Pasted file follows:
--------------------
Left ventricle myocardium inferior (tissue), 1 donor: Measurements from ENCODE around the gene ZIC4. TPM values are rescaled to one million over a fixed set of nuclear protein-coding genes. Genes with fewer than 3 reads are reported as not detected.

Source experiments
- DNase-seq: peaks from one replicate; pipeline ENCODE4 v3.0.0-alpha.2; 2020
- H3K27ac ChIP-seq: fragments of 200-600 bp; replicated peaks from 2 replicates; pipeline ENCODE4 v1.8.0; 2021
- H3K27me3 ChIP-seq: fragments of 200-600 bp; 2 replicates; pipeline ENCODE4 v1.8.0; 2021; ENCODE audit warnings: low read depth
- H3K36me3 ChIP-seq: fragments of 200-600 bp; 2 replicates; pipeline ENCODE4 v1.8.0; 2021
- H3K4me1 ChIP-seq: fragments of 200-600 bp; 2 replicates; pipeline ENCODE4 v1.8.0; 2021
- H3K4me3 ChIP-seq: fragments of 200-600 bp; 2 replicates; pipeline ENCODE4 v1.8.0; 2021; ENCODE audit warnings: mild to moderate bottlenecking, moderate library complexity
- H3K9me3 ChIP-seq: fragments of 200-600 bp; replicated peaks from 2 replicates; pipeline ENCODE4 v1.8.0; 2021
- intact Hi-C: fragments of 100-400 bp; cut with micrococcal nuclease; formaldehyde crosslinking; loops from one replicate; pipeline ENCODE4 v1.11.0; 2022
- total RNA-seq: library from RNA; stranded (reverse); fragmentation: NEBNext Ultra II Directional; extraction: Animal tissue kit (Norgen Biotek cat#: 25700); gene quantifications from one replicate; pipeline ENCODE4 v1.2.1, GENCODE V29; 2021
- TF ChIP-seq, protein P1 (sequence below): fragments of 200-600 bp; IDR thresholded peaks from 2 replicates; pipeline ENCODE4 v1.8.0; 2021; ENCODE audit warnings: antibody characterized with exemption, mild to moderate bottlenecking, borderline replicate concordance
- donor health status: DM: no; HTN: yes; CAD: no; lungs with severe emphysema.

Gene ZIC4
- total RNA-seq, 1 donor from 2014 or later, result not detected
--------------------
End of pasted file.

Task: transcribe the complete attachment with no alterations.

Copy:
Left ventricle myocardium inferior (tissue), 1 donor: Measurements from ENCODE around the gene ZIC4. TPM values are rescaled to one million over a fixed set of nuclear protein-coding genes. Genes with fewer than 3 reads are reported as not detected.

Source experiments
- DNase-seq: peaks from one replicate; pipeline ENCODE4 v3.0.0-alpha.2; 2020
- H3K27ac ChIP-seq: fragments of 200-600 bp; replicated peaks from 2 replicates; pipeline ENCODE4 v1.8.0; 2021
- H3K27me3 ChIP-seq: fragments of 200-600 bp; 2 replicates; pipeline ENCODE4 v1.8.0; 2021; ENCODE audit warnings: low read depth
- H3K36me3 ChIP-seq: fragments of 200-600 bp; 2 replicates; pipeline ENCODE4 v1.8.0; 2021
- H3K4me1 ChIP-seq: fragments of 200-600 bp; 2 replicates; pipeline ENCODE4 v1.8.0; 2021
- H3K4me3 ChIP-seq: fragments of 200-600 bp; 2 replicates; pipeline ENCODE4 v1.8.0; 2021; ENCODE audit warnings: mild to moderate bottlenecking, moderate library complexity
- H3K9me3 ChIP-seq: fragments of 200-600 bp; replicated peaks from 2 replicates; pipeline ENCODE4 v1.8.0; 2021
- intact Hi-C: fragments of 100-400 bp; cut with micrococcal nuclease; formaldehyde crosslinking; loops from one replicate; pipeline ENCODE4 v1.11.0; 2022
- total RNA-seq: library from RNA; stranded (reverse); fragmentation: NEBNext Ultra II Directional; extraction: Animal tissue kit (Norgen Biotek cat#: 25700); gene quantifications from one replicate; pipeline ENCODE4 v1.2.1, GENCODE V29; 2021
- TF ChIP-seq, protein P1 (sequence below): fragments of 200-600 bp; IDR thresholded peaks from 2 replicates; pipeline ENCODE4 v1.8.0; 2021; ENCODE audit warnings: antibody characterized with exemption, mild to moderate bottlenecking, borderline replicate concordance
- donor health status: DM: no; HTN: yes; CAD: no; lungs with severe emphysema.

Gene ZIC4
- total RNA-seq, 1 donor from 2014 or later, result not detected